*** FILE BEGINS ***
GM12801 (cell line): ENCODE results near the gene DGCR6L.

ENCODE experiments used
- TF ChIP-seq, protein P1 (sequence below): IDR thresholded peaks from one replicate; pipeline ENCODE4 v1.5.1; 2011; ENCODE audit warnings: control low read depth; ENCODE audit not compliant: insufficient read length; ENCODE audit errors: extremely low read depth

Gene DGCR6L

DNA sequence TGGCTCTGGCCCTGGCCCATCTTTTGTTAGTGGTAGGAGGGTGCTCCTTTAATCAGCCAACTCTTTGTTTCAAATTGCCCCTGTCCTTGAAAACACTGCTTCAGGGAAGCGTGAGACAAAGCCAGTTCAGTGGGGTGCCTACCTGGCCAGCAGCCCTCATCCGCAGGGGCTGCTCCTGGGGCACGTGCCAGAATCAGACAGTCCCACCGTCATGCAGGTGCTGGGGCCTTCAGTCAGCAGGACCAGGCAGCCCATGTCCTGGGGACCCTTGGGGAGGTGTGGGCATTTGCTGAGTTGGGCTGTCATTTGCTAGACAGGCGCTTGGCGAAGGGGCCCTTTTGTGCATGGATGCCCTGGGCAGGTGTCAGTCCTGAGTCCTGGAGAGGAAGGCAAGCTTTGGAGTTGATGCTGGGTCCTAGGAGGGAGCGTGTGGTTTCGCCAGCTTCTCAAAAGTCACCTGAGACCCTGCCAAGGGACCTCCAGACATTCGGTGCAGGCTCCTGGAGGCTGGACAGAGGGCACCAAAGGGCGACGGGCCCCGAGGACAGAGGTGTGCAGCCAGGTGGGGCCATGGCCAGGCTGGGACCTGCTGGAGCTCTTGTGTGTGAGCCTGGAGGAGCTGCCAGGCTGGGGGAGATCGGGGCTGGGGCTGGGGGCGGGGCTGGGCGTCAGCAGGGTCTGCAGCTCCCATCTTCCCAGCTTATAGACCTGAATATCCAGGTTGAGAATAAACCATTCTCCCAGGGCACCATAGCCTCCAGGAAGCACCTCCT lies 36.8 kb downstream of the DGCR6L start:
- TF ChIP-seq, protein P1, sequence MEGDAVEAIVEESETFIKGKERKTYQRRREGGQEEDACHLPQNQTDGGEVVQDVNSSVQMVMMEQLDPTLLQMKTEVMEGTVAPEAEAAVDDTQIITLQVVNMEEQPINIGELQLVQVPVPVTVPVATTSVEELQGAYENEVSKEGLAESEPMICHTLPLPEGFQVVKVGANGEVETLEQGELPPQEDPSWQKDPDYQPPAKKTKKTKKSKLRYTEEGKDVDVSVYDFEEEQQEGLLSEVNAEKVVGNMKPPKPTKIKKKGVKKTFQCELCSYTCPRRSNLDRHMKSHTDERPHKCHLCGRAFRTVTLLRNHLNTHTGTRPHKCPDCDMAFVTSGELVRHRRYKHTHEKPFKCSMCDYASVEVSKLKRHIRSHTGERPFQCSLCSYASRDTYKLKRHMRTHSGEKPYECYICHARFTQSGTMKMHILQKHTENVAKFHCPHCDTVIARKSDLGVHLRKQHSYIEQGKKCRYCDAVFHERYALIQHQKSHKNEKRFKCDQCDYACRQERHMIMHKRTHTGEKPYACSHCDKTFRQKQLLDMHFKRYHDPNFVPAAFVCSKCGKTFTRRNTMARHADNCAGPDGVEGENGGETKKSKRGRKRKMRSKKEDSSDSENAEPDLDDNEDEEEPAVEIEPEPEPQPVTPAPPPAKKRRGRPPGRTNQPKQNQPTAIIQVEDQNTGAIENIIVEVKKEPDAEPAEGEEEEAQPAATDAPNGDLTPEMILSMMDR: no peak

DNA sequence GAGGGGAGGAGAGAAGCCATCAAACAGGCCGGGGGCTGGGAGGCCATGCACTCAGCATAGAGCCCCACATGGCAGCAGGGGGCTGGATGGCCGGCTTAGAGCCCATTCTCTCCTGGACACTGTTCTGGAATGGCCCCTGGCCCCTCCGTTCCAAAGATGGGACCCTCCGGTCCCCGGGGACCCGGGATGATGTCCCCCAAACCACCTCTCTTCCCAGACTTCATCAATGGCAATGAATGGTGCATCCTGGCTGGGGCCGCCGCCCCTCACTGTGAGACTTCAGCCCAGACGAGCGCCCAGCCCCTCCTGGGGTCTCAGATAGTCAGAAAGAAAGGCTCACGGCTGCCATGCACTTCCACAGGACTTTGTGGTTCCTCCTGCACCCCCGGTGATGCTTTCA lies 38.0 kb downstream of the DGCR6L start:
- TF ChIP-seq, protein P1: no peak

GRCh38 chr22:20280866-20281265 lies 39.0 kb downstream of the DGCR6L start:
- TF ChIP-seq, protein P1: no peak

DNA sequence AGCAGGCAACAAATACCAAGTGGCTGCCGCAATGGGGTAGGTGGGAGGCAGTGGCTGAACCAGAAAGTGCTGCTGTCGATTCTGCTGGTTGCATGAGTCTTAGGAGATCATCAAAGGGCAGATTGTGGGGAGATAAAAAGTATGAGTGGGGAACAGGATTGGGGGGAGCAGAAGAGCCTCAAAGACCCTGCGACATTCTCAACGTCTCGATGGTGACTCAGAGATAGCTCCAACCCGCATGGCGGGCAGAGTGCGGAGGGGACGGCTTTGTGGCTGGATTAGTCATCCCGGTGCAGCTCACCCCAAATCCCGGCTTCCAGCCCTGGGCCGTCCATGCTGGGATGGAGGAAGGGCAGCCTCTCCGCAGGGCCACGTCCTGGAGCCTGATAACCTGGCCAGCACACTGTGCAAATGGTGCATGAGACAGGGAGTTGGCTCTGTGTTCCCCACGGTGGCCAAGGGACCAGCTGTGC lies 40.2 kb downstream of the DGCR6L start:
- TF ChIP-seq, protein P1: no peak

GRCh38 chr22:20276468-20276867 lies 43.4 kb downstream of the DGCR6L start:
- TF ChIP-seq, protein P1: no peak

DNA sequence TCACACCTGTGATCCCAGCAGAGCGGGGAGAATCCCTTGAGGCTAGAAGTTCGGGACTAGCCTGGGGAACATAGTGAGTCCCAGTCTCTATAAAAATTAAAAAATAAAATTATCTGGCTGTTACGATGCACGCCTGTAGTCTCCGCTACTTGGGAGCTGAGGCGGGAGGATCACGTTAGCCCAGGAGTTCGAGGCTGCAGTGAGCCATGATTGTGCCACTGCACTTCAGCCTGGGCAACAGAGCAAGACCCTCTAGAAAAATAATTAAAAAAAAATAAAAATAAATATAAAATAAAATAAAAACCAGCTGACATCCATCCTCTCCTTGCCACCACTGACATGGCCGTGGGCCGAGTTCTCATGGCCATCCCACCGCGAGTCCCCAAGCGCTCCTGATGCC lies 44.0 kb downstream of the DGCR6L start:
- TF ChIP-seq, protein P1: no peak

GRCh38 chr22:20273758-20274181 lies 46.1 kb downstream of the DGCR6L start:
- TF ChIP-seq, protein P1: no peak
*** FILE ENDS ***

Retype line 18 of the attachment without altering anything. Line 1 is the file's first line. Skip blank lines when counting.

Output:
- TF ChIP-seq, protein P1: no peak